|I have very large New Guinea Impatiens in our backyard that have been beautiful (2feet wide and almost 2 feet tall) up until about one week ago. Of course it has been a very hot summer, and I have watered deeply at least twice a week.
About two weeks ago, we had a very bad rain and wind storm. Now the leaves are turning yellow and have holes in them. I have been looking for pests. The ants are eating the aphids which I wash off with the hose, but I did find a green, almost translucent, beetle-like bug, with one red spot on it. Please advise.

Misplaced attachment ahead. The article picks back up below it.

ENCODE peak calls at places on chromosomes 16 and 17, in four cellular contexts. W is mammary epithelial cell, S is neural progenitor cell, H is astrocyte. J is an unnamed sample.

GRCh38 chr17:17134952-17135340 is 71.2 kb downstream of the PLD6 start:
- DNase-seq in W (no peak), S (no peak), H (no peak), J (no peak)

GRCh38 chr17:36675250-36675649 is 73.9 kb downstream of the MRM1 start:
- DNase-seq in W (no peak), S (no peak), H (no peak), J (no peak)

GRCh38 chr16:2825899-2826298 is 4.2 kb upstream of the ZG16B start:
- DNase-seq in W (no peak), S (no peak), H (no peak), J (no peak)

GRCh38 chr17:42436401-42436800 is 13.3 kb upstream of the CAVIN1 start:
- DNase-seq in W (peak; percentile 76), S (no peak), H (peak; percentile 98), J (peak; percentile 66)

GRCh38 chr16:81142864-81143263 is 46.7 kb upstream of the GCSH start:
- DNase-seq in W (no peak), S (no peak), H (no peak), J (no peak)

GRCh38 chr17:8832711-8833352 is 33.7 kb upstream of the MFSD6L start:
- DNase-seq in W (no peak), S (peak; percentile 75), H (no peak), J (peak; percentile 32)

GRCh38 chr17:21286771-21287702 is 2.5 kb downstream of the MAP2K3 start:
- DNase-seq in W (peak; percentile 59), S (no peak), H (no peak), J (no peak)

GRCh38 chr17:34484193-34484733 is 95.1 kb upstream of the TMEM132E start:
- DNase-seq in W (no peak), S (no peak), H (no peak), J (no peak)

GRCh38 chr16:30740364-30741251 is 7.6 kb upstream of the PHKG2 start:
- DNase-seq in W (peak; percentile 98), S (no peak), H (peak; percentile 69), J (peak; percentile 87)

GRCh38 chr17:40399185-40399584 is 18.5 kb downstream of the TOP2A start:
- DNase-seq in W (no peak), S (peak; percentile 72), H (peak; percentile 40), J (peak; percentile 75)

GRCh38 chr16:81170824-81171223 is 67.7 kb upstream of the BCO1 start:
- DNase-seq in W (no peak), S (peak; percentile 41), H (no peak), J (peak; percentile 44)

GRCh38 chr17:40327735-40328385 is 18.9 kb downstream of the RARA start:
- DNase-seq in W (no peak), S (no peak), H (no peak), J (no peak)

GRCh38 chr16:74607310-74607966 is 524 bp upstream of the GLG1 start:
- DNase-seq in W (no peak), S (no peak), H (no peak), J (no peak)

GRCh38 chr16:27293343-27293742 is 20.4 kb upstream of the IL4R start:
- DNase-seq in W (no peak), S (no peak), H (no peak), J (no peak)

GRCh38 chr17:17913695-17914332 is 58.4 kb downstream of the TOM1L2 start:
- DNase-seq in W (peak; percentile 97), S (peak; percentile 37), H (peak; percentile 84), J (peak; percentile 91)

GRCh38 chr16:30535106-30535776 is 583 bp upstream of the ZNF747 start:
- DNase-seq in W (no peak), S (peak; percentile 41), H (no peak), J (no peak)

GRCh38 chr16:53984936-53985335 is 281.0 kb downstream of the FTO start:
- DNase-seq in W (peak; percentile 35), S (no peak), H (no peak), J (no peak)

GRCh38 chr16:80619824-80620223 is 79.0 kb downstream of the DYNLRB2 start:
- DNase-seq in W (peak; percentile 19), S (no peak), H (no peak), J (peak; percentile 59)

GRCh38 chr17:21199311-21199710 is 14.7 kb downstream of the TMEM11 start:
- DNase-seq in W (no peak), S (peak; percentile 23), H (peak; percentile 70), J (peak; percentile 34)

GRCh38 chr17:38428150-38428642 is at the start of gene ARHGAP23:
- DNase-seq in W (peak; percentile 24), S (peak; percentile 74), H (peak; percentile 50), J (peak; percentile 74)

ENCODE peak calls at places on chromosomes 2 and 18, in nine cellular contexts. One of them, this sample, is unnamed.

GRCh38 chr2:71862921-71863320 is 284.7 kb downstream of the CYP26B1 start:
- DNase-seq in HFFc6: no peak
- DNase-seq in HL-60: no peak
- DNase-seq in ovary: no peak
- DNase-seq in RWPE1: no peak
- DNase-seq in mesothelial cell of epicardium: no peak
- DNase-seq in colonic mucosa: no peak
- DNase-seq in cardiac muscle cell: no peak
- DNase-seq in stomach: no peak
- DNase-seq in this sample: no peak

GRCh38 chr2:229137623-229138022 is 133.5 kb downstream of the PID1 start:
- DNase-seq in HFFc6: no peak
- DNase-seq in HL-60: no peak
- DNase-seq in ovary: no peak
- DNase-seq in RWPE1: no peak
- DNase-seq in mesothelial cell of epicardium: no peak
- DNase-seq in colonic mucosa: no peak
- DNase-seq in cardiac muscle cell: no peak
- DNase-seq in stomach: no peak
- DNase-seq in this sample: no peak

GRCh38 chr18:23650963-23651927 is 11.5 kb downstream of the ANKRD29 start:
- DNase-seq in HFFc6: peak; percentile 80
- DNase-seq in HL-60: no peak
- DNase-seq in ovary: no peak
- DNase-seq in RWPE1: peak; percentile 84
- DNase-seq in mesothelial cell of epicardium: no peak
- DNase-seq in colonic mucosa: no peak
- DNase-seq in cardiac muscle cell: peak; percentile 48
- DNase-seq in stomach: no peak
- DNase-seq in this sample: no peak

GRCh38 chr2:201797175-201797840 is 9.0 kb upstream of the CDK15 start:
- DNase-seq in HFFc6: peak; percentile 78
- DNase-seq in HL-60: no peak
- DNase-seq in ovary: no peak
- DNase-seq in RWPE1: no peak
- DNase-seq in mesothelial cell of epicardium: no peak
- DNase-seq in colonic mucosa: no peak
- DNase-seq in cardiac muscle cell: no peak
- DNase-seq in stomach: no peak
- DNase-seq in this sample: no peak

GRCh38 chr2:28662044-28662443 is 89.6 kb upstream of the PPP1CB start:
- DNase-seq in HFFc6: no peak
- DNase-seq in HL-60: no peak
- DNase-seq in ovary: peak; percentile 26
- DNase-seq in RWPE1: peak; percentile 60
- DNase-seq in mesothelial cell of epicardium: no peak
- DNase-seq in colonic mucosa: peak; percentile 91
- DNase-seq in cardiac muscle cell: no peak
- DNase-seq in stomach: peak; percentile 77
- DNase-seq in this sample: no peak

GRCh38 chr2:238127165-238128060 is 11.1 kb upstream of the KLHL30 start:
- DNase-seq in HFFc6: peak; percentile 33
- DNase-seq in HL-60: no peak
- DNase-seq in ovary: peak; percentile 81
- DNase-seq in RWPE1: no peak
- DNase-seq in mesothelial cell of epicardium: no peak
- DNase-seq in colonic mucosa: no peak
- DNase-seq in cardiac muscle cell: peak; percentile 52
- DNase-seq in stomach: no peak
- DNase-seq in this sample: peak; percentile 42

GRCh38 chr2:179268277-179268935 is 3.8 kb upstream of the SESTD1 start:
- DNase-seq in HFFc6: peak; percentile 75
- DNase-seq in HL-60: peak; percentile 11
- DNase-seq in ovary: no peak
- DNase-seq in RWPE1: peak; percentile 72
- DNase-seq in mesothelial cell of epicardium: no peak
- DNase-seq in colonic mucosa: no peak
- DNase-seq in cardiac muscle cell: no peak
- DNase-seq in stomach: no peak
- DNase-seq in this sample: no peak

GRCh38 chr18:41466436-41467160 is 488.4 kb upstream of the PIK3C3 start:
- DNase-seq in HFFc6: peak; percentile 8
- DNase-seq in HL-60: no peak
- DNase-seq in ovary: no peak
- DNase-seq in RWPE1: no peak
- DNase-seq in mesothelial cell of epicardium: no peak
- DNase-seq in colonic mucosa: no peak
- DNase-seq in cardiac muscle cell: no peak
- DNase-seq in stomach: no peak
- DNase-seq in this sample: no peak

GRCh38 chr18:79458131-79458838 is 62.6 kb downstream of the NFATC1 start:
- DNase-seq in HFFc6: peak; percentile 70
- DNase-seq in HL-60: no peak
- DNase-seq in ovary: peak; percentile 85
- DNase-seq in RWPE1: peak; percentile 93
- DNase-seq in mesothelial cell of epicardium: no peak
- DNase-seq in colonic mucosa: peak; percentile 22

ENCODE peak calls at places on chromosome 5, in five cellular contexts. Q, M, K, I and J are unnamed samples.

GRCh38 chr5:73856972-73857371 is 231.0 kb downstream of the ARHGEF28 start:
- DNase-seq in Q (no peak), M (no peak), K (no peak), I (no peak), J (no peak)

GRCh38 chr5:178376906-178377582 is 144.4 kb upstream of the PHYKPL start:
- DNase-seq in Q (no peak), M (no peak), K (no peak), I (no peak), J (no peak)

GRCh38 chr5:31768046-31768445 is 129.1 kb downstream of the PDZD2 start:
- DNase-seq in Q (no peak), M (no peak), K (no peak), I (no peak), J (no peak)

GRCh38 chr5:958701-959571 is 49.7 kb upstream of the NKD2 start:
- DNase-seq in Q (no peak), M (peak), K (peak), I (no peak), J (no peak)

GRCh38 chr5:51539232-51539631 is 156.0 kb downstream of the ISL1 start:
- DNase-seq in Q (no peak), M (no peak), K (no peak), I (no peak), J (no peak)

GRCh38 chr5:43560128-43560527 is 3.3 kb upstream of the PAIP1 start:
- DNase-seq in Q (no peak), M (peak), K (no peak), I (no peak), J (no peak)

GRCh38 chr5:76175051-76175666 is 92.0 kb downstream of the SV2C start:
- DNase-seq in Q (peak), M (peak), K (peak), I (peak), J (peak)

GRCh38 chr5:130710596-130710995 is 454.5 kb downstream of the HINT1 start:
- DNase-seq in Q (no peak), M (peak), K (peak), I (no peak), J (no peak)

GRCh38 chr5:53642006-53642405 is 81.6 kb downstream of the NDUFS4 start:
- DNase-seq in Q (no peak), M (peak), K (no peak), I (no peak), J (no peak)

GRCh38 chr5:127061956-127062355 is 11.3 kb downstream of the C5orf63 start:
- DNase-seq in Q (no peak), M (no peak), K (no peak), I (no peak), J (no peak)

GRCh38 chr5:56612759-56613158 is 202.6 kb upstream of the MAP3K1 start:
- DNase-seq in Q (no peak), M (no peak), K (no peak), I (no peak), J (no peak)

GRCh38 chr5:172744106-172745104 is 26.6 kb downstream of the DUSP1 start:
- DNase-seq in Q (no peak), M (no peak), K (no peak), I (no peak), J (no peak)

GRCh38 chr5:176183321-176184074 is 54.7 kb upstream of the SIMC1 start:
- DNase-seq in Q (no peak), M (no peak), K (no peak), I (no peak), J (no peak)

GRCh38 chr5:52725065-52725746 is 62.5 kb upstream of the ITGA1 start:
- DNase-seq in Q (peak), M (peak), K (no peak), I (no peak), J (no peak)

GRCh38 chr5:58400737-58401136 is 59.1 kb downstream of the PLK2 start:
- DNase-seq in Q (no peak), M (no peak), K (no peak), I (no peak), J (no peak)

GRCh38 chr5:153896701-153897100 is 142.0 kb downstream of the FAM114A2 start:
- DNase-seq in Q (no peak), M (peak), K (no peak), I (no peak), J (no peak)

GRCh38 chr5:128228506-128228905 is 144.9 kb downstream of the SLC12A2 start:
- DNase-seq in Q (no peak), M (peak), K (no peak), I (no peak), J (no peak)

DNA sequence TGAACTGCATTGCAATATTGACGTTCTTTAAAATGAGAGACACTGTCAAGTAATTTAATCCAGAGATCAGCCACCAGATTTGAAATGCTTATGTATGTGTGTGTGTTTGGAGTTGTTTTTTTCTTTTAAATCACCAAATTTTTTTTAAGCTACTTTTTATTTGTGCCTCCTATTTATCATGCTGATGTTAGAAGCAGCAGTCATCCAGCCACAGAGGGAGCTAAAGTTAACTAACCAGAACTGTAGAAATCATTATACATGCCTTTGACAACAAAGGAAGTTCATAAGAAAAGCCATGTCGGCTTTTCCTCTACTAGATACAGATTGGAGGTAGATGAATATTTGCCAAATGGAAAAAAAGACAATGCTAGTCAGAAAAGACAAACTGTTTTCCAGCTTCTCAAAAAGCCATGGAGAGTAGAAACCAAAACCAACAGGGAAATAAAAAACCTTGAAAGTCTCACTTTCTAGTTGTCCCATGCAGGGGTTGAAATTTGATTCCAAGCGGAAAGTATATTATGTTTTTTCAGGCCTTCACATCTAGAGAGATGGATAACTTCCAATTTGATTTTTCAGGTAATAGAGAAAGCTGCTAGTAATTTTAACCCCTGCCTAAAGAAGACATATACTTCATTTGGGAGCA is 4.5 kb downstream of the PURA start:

|I'd guess the damage to the leaves was caused by the storm and not by insects. Impatiens leaves are tender and can be bruised and torn by wind and heavy rain. The insect you describe sounds like the Tortoise Beetle (Metriona bicolor). It does feed on leaves, but one insect shouldn't damage an entire plant. Tortoise beetles prefer the foliage of morning glory, bindweed and sweet potato, but if it's hungry enough it might feed on impatiens. Yellowing leaves may be a sign of poor soil fertility, or of impending autumn weather. New Guinea Impatiens are perennial plants, but they're tender and are generally grown as summer annuals in cold-winter climates. Continue to give your plant regular care, but expect that it will die down at the end of the summer season.